Marrion eyesore will be focus of city’s dangerous building fund this year
Friday, July 8, 2011
MARRION — Jim Faull and Ed McMillan’s street in the Marrion neighborhood is the kind where neighbors keep their yards mowed, folks hang signs proclaiming “Welcome!” and flag poles dot the landscape.
Then there’s the house that they jokingly call “The Castle.” It’s been almost two years since they’ve seen the owner — she got into a car carrying suitcases, they say, and never came back.
Now, raccoons and opossums are the only ones to call it home. The Castle’s not just overgrown — it’s a jungle in there. Blackberries climb halfway up the two-story home. There’s a hole in the roof.
It wasn’t maintained before the owner, Deborah Hansen, disappeared. But it’s gotten worse.
“This house has been in violation of city codes for years,” Faull said. “I just had not done anything with the city until she abandoned the place.”
Faull started filing complaints in October 2009. Just last month, he got action.
Vancouver building officials have posted signs on the house, on Northeast 16th Street, saying it’s uninhabitable. Hansen had until today to either respond or demolish the house and its excessive shrubbery.
But the Marrion neighborhood is lucky, in a way. Because the Hansen house is the most dangerous and egregious violation in the city, it’s at the top of the list and will be the recipient of the city’s meager dangerous building fund, building official Cindy Meyer said.
In four years, the city council has approved cutting the fund from $100,000 to $25,000. This year, all of that money will go to handling this one house, Meyer said.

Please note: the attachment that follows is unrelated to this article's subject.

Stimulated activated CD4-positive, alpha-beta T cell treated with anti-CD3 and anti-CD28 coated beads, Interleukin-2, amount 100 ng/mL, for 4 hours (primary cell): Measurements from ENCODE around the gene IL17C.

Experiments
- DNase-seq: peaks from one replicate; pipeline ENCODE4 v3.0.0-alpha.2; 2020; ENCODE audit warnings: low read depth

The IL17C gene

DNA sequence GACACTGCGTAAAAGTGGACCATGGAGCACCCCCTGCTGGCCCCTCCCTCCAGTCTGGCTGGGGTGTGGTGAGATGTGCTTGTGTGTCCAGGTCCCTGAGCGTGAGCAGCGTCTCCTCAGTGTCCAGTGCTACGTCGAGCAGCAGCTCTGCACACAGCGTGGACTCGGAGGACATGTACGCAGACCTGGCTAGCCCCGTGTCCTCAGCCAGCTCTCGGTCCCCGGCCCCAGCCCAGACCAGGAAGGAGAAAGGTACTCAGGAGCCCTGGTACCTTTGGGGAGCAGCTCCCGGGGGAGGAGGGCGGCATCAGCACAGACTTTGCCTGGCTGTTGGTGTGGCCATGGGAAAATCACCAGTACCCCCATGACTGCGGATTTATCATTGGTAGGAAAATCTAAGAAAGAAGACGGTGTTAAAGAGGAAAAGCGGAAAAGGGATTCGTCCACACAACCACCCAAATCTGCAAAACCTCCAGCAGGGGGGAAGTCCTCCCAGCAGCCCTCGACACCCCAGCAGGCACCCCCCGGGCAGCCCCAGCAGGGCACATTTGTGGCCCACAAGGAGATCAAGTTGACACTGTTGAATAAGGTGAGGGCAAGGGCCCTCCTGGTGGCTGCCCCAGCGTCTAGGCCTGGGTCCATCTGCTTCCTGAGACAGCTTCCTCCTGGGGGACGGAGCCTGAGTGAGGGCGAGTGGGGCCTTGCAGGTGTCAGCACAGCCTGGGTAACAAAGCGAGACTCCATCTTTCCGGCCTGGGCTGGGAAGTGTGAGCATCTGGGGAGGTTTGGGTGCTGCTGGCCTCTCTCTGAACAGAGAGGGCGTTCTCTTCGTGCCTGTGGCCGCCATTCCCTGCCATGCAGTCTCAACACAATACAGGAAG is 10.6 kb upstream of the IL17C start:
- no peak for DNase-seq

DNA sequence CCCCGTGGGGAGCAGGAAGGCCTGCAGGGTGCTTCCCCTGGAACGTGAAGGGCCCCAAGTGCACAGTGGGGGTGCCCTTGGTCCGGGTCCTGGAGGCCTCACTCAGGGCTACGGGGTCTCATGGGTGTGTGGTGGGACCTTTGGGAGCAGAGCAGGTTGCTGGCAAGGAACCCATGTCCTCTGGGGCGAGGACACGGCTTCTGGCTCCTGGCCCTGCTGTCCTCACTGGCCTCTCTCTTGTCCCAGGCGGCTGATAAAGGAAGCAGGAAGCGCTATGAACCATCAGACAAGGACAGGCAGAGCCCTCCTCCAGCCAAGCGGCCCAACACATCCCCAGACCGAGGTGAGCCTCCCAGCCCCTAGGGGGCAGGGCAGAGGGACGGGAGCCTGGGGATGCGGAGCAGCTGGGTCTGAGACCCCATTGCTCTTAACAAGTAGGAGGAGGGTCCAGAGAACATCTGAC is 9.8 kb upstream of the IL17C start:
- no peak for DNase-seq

“We really have to prioritize and say we can only deal with the very worst of cases,” she said. “We’re not sure whether we’re going to be able to take care of the abatement for $25,000 — it’s a huge task.”
But the rest of the roughly 2,500 to 3,000 complaints the city gets about overgrown lawns or dilapidated porches will have to wait.
Life safety issues such as substandard buildings, health hazards from garbage, and hazards to motorists and pedestrians are the highest priority for the city’s code compliance officers. Tall vegetation is the lowest priority and is handled when there is time, Meyer said.
Adding to the city’s problem is foreclosed properties that have been abandoned, but are still working their way through the court system to transfer ownership to the bank, she said. During that time, no one is technically responsible to keep the property cleared, meaning there’s not a lot the city can do.
Meyer said her department can’t locate Hansen, either. She’s not in foreclosure, but she’s three years behind on her property taxes. County records show the property is worth $65,000 and the house is worth nothing.
Her absence means that it may take a bit longer to get a court order to demolish the house. It also means that it may be hard for the city to recover its costs of abatement on the property — it will be placed as a lien against the property, so if it is ever sold the money would have to be paid.
But Faull, retired from the Air Force, and McMillan, a retired county engineer, are appalled that the city’s elected officials aren’t making blighted properties a higher priority.
“These are the kinds of things that should be a political issue,” McMillan said. “The city council represents us, and it’s their job to pay attention to it.”
McMillan, who worked in code compliance during his career, suggested the city start a revolving fund where it takes $100,000 to buy and demolish overgrown properties, and then repay the fund when it sells the lot.
Faull said he’s lived in his house next to “The Castle” for 20 years, and is glad he isn’t in the market to move.
“I’m not interested, and I’m glad I’m not,” he said, looking over at the tangle of weeds that makes up his next-door neighbor.
“With the real estate market as it is, you’d think (the city) would want property to look as good as possible,” McMillan added.
The neighborhood is glad to hear that this one eyesore will go. For the rest, the city’s Meyer said that all neighborhoods across Vancouver, from the poorest to richest, can face problem properties.
“We just ask that people take responsibility for their property, and keep their grass mowed,” she said.